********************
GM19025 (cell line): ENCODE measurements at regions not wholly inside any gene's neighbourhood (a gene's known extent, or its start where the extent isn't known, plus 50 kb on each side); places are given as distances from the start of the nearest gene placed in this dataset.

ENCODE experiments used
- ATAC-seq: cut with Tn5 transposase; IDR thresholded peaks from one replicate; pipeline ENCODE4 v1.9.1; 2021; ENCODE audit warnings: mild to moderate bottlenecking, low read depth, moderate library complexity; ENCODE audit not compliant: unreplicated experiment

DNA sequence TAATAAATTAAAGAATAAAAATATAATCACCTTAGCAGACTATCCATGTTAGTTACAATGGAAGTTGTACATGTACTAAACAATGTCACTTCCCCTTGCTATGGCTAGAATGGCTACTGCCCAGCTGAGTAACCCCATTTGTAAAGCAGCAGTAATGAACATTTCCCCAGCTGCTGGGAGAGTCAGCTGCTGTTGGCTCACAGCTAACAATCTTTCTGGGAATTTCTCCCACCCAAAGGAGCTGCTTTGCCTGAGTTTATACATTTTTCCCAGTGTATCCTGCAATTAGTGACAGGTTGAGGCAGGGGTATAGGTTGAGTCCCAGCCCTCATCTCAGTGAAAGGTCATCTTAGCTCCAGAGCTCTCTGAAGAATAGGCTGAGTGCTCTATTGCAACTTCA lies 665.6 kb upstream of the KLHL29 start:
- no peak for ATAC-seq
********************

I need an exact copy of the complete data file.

GM19025 (cell line): ENCODE measurements at regions not wholly inside any gene's neighbourhood (a gene's known extent, or its start where the extent isn't known, plus 50 kb on each side); places are given as distances from the start of the nearest gene placed in this dataset.

ENCODE experiments used
- ATAC-seq: cut with Tn5 transposase; IDR thresholded peaks from one replicate; pipeline ENCODE4 v1.9.1; 2021; ENCODE audit warnings: mild to moderate bottlenecking, low read depth, moderate library complexity; ENCODE audit not compliant: unreplicated experiment

DNA sequence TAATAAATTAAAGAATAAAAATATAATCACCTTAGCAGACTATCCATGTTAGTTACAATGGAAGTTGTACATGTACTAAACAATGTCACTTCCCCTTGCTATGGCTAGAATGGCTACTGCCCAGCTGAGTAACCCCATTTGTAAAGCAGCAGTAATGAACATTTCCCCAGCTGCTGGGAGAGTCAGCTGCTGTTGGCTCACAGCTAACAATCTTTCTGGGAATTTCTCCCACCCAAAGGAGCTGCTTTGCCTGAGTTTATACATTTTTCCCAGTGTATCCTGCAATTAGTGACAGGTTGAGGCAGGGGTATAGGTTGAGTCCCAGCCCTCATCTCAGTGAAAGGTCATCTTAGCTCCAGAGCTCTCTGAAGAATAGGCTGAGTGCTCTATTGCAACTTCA lies 665.6 kb upstream of the KLHL29 start:
- no peak for ATAC-seq